PC: A lot of it for me was music that wasn’t really in MY mind that much, but more and more people around me were listening to stuff from that time, and I hadn’t really revisited it in a while. Somebody would be playing something in a club, and I’d be like ‘God, I forgot about that Pavement record, that record ruled!’ and [then I’d] go back and listen to it. It just seemed like a lot of people around [me] were revisiting that music too, so it made me think about going back to a lot of it; I fell in love with all that stuff [again].

LP: But just as much as I was listening to [indie-rock] at the time [in the early’90s], I was also listening to Judas Priest and, like, weird folk bands from the ‘60s – [my tastes were] just all over the place. I was obsessed with this artist called Rodriguez and his record, Cold Fact – but at the same time, I was also pretty obsessed with early Judas Priest.

PC: [to Laura] Yeah, I remember you turning me on to that Rodriguez album… [Our tastes] really still are all the over the map… [Spiral Shadow] wasn’t our “indie, ‘90s rock” album. Don’t get me wrong; I’m not directing that towards you, [it’s just] some other people have said that [about the album]. A lot of people have picked on that one influence. It seems like everybody’s picking “Don’t Look Back” and saying, ‘Oh, they’re doing this [type of music] now’. It’s one song! I mean, if you listen to some of these other songs [on the album], there’s some way different stuff [going on], it’s not all… indie-rock.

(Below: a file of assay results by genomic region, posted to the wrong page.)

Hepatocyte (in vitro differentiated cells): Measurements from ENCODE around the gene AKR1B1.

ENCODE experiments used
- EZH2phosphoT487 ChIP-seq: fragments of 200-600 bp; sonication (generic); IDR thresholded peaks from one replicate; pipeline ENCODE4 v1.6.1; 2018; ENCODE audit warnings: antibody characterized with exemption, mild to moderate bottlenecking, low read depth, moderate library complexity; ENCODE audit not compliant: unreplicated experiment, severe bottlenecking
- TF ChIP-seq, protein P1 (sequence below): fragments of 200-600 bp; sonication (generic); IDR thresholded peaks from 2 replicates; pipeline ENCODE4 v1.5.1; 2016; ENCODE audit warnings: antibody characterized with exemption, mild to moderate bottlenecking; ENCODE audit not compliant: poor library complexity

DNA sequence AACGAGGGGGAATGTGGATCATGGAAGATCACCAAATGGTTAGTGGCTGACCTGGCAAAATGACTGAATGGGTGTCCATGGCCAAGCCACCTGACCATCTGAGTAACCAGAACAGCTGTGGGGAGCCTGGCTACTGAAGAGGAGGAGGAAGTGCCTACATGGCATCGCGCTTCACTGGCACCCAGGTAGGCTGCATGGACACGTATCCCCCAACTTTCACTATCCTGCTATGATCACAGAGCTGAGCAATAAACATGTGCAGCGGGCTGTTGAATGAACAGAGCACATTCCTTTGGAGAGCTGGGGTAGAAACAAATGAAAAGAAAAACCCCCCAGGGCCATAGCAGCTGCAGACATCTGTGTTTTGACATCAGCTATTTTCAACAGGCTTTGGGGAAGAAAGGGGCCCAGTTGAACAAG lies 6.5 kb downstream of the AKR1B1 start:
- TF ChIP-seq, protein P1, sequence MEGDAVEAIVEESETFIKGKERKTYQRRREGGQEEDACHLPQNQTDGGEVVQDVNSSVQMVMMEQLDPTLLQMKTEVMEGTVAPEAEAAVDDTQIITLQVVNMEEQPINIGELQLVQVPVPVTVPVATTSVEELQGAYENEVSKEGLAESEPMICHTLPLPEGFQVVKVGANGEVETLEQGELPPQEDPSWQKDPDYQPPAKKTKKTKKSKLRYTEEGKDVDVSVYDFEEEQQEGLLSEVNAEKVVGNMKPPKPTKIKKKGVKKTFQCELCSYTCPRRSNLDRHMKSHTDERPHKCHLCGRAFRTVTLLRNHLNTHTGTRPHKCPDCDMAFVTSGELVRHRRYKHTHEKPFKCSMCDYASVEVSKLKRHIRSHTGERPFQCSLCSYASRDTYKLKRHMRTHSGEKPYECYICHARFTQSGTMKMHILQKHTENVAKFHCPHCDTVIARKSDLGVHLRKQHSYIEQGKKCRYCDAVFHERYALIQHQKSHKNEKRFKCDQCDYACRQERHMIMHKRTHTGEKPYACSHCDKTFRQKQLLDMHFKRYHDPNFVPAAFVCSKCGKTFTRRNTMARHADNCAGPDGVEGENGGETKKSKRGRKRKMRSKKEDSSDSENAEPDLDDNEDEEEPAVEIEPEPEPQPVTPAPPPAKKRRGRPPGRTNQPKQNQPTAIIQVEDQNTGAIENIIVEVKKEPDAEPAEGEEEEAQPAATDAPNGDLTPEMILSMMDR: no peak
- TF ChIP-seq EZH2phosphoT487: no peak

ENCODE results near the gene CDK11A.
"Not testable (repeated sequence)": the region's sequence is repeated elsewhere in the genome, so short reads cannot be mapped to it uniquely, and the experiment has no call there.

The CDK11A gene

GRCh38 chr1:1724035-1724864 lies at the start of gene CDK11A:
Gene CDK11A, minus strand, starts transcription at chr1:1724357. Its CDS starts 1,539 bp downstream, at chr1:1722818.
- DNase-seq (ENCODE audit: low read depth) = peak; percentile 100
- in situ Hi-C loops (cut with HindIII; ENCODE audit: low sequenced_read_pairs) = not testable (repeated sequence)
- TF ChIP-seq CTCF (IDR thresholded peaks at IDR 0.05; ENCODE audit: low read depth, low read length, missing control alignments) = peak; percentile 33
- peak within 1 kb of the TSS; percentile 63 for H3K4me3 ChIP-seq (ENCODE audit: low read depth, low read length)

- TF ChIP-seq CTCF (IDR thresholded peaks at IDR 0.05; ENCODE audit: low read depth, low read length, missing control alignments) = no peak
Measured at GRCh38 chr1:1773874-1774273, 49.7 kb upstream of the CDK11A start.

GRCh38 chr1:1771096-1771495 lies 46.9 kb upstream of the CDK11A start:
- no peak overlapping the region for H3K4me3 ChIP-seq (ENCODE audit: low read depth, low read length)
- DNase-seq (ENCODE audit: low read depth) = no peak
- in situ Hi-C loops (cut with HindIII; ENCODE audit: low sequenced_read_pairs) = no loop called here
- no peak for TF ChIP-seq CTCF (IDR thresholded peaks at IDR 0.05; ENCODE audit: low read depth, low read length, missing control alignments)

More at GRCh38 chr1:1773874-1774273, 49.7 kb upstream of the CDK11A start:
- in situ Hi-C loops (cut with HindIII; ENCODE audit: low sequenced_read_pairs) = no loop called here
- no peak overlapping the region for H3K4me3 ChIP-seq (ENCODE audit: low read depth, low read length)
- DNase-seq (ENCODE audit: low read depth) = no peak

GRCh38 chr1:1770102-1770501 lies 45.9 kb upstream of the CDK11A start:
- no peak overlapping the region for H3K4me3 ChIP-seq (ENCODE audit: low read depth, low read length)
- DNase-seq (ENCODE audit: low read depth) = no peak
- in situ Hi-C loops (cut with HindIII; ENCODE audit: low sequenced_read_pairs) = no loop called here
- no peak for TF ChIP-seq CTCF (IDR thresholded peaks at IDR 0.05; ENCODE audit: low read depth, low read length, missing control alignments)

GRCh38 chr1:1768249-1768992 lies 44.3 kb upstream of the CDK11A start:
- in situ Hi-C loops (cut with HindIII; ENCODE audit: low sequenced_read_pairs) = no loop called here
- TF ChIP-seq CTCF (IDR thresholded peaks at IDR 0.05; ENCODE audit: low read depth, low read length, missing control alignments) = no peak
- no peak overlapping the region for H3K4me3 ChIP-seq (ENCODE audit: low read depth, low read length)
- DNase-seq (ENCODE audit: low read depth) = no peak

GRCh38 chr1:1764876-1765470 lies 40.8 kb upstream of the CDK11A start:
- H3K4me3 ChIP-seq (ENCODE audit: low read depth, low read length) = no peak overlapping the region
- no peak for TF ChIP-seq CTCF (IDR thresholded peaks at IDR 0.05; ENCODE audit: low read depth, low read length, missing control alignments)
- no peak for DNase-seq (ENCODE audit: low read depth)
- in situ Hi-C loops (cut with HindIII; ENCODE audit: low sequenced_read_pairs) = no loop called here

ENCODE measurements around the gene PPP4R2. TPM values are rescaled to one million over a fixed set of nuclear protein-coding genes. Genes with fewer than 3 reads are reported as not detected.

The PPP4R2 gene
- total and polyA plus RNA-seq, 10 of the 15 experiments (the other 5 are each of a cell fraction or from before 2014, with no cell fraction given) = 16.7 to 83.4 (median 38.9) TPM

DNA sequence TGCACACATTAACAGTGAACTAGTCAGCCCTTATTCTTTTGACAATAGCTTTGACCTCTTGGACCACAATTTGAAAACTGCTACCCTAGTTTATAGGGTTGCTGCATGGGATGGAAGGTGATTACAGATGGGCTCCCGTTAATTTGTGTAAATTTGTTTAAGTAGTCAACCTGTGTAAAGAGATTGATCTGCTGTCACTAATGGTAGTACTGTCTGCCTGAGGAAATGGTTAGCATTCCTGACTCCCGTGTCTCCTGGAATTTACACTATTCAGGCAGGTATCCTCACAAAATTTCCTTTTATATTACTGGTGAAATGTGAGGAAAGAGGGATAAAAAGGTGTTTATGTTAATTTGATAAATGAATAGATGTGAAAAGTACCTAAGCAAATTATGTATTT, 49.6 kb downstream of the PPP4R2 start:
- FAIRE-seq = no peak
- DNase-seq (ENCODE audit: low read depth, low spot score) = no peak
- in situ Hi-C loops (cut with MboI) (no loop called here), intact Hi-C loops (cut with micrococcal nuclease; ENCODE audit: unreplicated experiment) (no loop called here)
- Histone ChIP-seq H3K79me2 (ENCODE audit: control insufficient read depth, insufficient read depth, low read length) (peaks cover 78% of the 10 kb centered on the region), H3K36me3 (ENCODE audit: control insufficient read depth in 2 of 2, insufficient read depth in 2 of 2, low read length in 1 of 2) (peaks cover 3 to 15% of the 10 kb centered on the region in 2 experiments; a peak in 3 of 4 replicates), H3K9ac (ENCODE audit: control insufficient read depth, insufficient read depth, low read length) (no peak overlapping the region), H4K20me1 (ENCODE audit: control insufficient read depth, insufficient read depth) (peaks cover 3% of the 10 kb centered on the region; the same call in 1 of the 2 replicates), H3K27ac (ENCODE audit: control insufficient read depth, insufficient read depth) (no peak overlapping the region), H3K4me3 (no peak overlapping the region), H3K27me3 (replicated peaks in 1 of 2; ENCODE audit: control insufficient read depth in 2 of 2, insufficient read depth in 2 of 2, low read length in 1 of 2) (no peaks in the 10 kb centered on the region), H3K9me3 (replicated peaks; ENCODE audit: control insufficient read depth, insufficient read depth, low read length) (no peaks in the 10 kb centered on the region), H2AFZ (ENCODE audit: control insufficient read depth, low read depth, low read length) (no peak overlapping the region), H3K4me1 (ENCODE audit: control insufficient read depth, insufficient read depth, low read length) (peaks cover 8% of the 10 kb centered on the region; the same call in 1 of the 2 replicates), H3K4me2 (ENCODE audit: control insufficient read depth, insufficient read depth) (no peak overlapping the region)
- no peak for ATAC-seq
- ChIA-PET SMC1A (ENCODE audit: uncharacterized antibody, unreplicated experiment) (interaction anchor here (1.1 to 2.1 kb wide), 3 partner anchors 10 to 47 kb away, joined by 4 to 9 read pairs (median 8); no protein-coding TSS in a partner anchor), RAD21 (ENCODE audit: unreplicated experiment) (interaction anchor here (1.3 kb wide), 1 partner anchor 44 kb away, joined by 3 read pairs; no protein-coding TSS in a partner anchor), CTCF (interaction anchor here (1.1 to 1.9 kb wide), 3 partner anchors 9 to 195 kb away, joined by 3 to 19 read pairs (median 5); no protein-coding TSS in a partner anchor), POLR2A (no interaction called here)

But isn’t a lot of that knee-jerk reaction just people being shocked by the direction that “Don’t Look Back” takes? It’s way different than anything you guys have done before.

LP: Sure, I think so. I think people were like ‘Whoa, that’s outta left field’.

PC: Right – but it’s ONE song, you know? It’s not like the band went completely in a whole new direction!

Phillip, you were saying that as you were writing the song in the studio, you had a moment where you were unsure, deciding whether or not to go for it or to pull it back. What kind of response were you expecting to the song?

PC: Exactly what the response was. I just didn’t think people would decide ‘Oh, now Kylesa’s going in [an indie-rock] direction!’ Because it wasn’t done as a direction; it was just, ‘Let’s put a different idea in a song.’

One piece in the puzzle.

Both: Right.

The album’s all over the map.

PC: Sure, there’ still a lot of very heavy, very brutal stuff on there; whereas some [bands], when they find a new direction, they go all the way in that direction, and don’t find a way to fit their past into it. I think we were very conscious of making sure our past fit into whatever new direction we moved in.

I’m surprised to hear that responses to the record have been divided.